Speaking again of Egyptian dress, Ermann states: “This love for colored patterns, however, was limited exclusively to the coarse fabrics; for the finer ones, which were intended for clothing, color and pattern were almost completely frowned upon. In this case, all art was given the one task of producing the finest, white linen possible and brought it to incredible perfection; I only remember those white robes of the nobles, which were so fine that limbs shimmered through them.” “Diese Liebe zu farbigen Mustern blieb indes ausschliesslich auf die groben Gewebe beschränkt; bei den feineren, die zur Kleidung bestimmt waren, waren Farbe und Muster fast ganz verpönt. Man setzte in diesem Falle alle Kunst an die eine Aufgabe, möglichst feines, weisses Leinen herzustellen und brachte hierin es allerdings zu unglaublicher Vollkommenheit; ich erinnere nur anjene weissen Gewänder der Vornehmen, die so fein waren, dass die Glieder durch sie durchschimmerten.”10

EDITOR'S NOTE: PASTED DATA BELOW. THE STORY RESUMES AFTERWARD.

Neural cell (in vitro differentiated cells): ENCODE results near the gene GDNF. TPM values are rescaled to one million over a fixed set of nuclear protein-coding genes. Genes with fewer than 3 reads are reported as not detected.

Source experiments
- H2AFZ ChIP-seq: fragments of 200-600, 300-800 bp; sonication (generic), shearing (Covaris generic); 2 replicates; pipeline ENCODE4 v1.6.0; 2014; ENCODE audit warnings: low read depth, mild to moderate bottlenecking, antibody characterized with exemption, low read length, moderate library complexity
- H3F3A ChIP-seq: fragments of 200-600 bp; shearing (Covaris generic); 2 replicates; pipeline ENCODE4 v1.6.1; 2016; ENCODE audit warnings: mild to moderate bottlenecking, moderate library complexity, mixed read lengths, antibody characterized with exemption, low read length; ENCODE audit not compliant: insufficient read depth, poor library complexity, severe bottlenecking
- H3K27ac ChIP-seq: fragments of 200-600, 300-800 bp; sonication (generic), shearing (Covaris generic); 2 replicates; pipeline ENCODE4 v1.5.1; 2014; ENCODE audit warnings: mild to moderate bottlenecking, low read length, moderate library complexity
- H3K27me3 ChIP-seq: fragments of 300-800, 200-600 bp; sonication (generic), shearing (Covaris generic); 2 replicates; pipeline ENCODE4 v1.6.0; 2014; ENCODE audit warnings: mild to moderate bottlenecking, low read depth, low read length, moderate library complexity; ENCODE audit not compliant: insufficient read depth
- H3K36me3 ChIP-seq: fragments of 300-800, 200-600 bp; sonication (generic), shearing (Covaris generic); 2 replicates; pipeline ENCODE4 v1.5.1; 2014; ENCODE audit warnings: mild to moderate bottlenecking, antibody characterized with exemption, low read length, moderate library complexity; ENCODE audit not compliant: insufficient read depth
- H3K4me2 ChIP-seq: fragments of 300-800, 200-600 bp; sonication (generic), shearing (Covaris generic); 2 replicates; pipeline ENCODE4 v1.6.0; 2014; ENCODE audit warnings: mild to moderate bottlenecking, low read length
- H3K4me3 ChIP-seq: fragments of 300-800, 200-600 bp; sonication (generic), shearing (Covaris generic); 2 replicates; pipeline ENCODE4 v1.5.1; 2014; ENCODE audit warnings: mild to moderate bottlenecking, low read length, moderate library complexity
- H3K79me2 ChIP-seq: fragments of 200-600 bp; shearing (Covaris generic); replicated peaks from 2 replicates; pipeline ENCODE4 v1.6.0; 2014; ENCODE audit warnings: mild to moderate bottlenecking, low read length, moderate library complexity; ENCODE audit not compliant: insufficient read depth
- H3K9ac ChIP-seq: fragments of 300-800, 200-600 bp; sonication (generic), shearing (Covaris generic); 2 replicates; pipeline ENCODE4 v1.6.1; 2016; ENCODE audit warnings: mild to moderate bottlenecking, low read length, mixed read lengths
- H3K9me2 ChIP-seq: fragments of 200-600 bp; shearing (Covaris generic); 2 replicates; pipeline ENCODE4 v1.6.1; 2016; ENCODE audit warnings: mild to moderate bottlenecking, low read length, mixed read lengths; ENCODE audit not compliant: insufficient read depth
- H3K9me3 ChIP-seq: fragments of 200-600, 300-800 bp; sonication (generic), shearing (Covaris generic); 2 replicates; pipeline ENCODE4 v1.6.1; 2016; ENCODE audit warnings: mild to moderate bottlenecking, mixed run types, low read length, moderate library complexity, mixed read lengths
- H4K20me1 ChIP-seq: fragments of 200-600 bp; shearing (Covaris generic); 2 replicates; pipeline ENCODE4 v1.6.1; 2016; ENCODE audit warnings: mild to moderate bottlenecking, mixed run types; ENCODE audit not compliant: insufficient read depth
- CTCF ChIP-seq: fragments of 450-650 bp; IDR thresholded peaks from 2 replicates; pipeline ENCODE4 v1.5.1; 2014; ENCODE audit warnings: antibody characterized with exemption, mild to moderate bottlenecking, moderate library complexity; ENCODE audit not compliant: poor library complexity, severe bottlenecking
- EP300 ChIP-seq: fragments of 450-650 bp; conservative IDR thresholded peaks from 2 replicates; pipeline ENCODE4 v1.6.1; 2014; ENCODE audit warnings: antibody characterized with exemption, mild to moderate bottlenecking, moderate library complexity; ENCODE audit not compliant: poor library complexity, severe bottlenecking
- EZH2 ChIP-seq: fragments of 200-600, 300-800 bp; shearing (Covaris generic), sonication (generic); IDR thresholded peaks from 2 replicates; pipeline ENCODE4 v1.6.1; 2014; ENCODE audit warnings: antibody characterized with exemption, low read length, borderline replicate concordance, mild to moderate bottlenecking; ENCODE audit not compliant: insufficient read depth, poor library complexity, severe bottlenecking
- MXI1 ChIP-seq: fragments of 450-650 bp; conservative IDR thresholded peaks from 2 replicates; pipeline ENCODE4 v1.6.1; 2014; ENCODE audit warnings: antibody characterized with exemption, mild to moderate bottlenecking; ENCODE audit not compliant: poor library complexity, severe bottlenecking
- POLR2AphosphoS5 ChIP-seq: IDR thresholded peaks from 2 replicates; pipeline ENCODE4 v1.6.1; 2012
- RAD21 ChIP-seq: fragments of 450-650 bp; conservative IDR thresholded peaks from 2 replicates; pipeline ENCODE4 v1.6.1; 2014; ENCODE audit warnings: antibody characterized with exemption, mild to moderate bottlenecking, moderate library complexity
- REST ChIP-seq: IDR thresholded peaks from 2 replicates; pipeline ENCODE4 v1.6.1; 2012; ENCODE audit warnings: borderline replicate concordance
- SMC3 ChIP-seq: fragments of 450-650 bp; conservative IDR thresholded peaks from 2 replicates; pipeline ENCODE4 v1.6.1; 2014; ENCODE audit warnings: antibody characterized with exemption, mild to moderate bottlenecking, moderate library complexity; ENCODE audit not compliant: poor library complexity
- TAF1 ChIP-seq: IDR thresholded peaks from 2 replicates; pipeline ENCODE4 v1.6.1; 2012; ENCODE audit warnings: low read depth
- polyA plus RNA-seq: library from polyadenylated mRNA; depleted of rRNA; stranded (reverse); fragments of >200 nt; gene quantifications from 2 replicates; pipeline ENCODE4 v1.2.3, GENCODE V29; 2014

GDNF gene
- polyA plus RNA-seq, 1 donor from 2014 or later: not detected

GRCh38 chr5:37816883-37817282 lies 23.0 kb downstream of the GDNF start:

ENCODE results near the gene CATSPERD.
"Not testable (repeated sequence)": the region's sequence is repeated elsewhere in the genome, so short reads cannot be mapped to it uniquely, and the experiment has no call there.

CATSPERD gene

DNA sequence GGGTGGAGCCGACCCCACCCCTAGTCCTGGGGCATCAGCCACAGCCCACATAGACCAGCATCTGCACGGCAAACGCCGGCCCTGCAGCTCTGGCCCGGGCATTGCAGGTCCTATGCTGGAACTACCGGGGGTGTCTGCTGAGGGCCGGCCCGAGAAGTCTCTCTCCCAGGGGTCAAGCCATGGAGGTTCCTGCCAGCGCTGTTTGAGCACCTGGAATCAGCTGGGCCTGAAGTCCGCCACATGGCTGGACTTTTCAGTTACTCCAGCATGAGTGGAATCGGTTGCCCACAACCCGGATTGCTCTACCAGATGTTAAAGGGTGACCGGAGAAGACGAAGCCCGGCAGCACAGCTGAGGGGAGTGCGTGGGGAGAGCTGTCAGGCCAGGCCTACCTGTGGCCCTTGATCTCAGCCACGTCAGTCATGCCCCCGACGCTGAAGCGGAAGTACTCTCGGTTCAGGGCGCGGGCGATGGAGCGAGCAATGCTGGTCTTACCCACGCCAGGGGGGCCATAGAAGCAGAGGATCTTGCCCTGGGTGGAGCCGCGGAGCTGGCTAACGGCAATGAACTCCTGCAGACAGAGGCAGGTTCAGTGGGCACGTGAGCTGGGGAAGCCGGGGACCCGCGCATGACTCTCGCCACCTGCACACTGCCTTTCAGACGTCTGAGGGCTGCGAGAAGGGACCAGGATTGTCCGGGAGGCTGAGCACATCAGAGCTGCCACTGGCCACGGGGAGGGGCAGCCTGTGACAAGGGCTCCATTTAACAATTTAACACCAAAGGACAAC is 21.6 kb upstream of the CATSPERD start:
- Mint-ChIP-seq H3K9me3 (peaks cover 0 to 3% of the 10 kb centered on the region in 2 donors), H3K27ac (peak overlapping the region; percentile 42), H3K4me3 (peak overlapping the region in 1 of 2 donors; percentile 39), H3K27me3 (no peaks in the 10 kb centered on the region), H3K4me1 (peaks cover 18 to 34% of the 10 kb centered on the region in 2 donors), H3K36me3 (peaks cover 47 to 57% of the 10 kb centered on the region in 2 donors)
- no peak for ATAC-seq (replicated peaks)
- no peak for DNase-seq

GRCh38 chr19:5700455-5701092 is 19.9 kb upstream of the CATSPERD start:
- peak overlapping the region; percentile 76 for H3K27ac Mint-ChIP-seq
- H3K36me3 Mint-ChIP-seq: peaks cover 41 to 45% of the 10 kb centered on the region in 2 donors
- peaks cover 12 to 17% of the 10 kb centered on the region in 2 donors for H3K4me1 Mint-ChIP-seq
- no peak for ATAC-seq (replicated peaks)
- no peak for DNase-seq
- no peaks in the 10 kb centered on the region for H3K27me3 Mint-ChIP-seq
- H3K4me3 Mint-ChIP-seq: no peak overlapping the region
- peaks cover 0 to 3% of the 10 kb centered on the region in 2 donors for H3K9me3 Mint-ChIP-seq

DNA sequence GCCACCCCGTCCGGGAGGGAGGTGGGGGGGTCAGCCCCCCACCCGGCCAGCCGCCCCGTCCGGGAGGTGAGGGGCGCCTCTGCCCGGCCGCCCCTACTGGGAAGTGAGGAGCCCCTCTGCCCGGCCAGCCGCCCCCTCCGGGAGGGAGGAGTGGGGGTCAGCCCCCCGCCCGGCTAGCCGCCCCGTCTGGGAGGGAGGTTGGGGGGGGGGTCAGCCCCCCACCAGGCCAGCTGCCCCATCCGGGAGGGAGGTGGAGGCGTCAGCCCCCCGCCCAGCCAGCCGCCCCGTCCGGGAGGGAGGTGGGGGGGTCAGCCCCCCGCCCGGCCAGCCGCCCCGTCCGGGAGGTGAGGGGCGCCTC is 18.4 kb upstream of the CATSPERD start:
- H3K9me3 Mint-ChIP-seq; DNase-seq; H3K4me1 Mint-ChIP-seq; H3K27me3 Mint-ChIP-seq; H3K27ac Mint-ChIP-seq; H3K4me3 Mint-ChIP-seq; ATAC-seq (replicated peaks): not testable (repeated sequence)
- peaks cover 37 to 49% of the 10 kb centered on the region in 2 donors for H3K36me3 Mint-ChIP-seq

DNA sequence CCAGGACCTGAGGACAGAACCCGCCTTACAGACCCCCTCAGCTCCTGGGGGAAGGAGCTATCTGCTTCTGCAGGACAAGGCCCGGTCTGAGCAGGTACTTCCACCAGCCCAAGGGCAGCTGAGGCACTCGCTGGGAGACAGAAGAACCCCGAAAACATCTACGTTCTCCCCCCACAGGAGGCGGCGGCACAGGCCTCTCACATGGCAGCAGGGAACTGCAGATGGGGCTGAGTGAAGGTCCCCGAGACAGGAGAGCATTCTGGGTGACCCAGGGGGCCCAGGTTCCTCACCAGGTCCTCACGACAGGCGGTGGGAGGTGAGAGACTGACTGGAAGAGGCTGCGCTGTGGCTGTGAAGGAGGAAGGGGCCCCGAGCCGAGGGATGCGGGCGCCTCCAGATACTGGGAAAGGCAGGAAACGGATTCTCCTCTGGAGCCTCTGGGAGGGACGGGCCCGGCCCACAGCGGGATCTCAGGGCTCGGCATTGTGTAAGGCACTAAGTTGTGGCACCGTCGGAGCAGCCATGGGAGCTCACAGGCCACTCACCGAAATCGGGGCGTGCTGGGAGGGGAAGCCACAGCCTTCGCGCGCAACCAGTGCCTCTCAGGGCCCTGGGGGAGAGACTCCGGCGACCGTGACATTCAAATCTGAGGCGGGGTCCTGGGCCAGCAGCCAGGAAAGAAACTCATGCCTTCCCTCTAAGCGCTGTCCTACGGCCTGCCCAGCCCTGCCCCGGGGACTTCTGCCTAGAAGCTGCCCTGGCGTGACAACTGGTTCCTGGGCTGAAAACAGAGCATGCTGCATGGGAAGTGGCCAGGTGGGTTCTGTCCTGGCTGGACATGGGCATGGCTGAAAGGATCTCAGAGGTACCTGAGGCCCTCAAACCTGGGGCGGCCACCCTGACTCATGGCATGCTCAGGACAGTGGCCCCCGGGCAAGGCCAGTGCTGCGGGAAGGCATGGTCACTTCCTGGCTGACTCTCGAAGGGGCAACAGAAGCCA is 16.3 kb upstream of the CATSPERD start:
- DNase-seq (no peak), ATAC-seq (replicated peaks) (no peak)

A new line has thus been opened up for our inquiry. It need not exactly have been the Egyptians’ affection for linen which may have prevented purple dyeing from establishing itself in their midst. Their very marked preference for transparent white would be just as potent, if not a more potent cause in that direction. But then, for what reason would purple be excluded from the tombs, seeing that in death the Egyptian did not spurn colour? Professor Maspero’s refutation of my hypothesis does not so forcibly apply here. The sepulchre was a sanctuary with the Egyptian.